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Utility crews, residents preparing for first series of fall storms

KENMORE, Wash. — Rain isn’t the only threat in our series of storms this week. Wind is also expected to bring down tree branches and even power lines.

Utility companies around Snohomish and King counties say they’re  expecting outages and have additional crews on standby.

Carol Fritsch was already cleaning up pine needles outside her home Monday.

Sweeping her driveway and clearing yard debris before the first big round of fall storms arrive, one-by-one, this week.

"The branches come down off the trees and stuff," Fritsch said, adding that she is still picking up a few branches after the last storm months ago. "It’s going to mess up my work here."

She’ll likely have plenty more to clean up late this week.

But for now, Monday's mess of pine needles doesn't seem so bad with heavy rain and strong winds in the forecast.

"It makes me really nervous," said Fritsch. "I don’t like it. I wish I was somewhere where there weren’t any trees."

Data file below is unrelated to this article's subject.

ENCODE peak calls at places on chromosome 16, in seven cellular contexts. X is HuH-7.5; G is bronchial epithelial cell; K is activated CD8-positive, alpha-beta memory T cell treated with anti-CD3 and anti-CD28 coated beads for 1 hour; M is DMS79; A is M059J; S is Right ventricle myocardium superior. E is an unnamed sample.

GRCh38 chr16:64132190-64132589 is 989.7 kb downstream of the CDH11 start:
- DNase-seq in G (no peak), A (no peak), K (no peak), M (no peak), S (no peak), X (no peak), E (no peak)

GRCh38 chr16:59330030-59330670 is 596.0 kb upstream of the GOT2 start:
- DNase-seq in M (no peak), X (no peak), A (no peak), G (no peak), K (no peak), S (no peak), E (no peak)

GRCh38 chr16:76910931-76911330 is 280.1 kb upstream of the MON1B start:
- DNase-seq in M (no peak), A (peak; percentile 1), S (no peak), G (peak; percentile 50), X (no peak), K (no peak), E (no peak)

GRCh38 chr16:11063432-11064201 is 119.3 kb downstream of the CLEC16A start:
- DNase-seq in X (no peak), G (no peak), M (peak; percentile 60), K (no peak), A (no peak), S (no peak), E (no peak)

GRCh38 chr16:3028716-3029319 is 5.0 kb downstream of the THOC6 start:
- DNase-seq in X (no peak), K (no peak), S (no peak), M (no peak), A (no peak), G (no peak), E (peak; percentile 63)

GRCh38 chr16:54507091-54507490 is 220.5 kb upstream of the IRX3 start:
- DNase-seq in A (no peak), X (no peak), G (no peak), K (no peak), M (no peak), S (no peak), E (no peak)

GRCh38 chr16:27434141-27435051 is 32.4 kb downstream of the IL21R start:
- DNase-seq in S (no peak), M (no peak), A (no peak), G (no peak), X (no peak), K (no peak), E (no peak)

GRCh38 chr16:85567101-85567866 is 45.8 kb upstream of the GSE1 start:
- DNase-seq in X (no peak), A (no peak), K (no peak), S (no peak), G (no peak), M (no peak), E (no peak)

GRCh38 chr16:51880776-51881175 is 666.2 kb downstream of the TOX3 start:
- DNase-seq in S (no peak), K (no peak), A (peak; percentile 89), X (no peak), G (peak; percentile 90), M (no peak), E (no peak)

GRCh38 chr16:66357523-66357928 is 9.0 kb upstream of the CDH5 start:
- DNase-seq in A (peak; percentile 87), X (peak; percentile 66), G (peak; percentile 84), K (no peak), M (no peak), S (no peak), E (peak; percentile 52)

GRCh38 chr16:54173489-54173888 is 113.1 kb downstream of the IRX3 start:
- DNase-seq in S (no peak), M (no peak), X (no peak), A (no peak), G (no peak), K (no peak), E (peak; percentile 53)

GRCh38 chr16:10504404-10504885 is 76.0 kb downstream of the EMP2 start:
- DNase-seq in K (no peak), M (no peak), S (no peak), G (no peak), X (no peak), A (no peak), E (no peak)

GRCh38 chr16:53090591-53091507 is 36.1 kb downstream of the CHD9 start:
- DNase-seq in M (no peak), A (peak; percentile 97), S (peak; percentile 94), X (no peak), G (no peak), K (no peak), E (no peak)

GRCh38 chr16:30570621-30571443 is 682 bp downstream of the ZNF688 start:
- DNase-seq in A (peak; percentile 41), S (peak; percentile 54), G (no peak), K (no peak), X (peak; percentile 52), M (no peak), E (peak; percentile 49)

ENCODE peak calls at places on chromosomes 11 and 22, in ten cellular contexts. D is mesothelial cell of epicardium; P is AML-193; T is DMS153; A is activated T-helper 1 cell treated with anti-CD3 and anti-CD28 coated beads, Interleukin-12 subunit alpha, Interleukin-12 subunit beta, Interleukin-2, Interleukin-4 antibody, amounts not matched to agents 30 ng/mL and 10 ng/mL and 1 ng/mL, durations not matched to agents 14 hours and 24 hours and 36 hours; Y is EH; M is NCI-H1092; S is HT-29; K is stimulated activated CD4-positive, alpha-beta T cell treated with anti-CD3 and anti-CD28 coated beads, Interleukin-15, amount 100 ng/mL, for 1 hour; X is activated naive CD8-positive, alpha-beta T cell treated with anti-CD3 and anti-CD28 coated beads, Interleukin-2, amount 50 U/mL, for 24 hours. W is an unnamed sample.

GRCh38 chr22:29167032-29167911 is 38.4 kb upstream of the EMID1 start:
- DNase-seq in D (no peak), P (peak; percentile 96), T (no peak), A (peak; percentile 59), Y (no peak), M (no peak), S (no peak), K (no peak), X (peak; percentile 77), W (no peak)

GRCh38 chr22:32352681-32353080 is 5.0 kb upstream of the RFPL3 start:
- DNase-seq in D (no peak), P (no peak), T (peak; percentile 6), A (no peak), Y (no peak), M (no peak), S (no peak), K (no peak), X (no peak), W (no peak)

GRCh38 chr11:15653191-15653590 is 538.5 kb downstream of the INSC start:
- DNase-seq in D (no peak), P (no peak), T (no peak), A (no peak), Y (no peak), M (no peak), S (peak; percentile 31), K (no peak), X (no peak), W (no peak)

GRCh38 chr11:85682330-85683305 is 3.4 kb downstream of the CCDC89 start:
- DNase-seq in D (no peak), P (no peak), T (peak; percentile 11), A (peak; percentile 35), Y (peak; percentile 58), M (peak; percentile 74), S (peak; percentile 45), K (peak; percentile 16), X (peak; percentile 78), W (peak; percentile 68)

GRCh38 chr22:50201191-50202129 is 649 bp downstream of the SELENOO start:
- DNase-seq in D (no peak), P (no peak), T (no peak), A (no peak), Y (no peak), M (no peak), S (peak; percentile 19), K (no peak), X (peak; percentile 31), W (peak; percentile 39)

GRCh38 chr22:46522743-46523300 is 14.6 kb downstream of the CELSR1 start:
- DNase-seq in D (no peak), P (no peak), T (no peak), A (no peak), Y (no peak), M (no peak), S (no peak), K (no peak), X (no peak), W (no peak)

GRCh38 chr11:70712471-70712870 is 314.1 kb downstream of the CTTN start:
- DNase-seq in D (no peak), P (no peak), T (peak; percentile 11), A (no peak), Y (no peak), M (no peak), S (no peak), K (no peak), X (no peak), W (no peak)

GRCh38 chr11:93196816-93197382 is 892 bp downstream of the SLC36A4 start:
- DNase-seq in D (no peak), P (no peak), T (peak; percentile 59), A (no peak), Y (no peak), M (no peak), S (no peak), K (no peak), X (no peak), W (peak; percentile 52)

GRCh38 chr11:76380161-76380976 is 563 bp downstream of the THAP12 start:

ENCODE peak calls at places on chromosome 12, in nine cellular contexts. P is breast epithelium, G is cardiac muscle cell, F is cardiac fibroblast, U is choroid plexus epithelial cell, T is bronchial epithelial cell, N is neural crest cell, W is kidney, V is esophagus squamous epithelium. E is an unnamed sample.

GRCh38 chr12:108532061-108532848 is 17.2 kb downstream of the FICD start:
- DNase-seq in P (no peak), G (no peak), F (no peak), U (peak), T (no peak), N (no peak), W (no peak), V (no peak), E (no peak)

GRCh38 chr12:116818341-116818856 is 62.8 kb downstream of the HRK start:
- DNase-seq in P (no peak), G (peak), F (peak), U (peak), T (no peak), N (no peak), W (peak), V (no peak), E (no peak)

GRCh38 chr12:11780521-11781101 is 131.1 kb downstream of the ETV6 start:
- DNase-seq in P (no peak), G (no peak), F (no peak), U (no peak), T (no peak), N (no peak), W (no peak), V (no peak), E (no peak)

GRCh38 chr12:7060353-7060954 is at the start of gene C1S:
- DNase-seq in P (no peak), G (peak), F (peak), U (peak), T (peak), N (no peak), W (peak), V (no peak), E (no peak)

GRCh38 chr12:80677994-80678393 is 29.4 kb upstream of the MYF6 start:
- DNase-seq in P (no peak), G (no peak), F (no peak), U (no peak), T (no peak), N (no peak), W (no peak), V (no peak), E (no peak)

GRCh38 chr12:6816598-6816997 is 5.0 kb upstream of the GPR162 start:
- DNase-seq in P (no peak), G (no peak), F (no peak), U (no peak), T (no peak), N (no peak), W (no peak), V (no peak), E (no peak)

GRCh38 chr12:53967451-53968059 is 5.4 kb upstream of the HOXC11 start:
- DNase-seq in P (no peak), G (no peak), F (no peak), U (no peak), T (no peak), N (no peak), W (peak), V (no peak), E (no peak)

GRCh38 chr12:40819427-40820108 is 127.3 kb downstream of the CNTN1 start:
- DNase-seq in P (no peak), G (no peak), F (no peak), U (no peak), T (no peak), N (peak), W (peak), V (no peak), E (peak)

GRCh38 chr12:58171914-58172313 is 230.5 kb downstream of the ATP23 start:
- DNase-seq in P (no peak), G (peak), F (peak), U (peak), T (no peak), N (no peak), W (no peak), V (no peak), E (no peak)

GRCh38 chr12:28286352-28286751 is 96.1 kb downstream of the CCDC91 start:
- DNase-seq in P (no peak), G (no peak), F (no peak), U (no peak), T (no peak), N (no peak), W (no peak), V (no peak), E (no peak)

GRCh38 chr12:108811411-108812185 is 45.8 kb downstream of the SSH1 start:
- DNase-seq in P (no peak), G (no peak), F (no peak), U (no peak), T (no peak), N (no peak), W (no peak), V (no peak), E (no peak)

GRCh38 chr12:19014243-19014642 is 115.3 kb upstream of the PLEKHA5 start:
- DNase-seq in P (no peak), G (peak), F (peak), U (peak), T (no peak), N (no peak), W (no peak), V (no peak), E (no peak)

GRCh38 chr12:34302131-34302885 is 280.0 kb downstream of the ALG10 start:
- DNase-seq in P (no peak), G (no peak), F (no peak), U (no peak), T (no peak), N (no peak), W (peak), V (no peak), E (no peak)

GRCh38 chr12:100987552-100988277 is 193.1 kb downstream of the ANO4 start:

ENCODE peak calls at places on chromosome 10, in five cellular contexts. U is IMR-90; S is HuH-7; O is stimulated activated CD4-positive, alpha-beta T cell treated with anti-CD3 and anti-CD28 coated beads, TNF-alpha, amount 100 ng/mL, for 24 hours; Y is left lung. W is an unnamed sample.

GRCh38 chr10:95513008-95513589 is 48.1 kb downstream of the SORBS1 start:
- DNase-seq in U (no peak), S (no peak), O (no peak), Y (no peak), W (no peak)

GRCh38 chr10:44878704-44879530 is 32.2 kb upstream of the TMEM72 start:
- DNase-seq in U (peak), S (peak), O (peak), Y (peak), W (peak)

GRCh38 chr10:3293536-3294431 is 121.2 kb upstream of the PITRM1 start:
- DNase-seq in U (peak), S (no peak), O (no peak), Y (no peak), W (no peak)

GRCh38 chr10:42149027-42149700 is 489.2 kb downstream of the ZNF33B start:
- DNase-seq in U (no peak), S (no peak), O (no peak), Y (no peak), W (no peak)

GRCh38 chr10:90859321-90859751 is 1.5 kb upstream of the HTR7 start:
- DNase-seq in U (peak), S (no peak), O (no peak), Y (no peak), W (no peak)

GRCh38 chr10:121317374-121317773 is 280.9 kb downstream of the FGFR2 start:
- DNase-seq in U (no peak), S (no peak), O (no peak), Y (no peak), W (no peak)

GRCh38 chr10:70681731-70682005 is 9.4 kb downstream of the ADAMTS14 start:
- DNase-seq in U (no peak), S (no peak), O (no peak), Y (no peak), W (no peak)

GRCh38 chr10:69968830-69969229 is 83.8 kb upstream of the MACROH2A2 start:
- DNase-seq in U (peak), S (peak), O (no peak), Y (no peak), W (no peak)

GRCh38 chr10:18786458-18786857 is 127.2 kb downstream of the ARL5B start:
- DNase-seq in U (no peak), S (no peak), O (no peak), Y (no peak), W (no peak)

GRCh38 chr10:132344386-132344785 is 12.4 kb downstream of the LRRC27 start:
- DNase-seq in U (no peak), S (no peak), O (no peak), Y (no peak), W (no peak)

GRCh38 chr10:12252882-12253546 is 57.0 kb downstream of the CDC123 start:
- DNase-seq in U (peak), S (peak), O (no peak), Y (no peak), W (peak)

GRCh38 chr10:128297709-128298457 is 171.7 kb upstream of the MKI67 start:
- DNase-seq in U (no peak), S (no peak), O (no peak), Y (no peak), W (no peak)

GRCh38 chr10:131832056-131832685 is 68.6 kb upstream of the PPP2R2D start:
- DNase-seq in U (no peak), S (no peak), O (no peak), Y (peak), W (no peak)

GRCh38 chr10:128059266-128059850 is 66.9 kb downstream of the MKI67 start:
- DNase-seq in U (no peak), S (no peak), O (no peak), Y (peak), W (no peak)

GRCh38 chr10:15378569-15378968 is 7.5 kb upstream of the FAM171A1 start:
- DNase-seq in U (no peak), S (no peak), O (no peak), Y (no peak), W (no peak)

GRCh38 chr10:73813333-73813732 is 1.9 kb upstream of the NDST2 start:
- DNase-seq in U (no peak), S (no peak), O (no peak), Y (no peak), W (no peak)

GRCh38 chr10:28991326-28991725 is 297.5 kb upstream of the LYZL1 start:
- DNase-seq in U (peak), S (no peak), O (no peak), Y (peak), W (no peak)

Power outages aren’t unusual around her neighborhood or elsewhere around Kenmore, where many residents say it's actually gotten much better compared to years in the past.

"To the point that I had a generator put into my house," said Gerry Suarez, who has lived in Kenmore for decades.

In fact, Suarez estimates 20-30% of his neighbors rely on generators in Kenmore's Northshore Summit neighborhood.

The reliability and improved service is something Puget Sound Energy has been working on.

In preparation for the storm, crews are continuing distribution work to reinforce lines, according to Raelynn Asah, northern municipal relations supervisor for Puget Sound Energy.

"It's being re-build with tree wire, which can withstand small branches on the line," said Asah. "It can withstand small wind events and it holds up much better than the old system that they had."

Tree wire is still fairly new to the industry in general. PSE started applying the coating that goes over the wires about 10 years ago and are now more proactively installing it.

Just like PSE, Snohomish PUD says extra crews are on call this week. Utility crews are warning customers not to wait to be prepared.

In their 'Powerlines blog', Seattle City Light encouraged residents to be proactive, listing these 10 safety reminders:

Utility crews want to remind residents that if a power line does come down – it’s extremely dangerous because it could still have electrical current.

If you see one – utility crews say to stay away and report it to either 911 or your local utility company.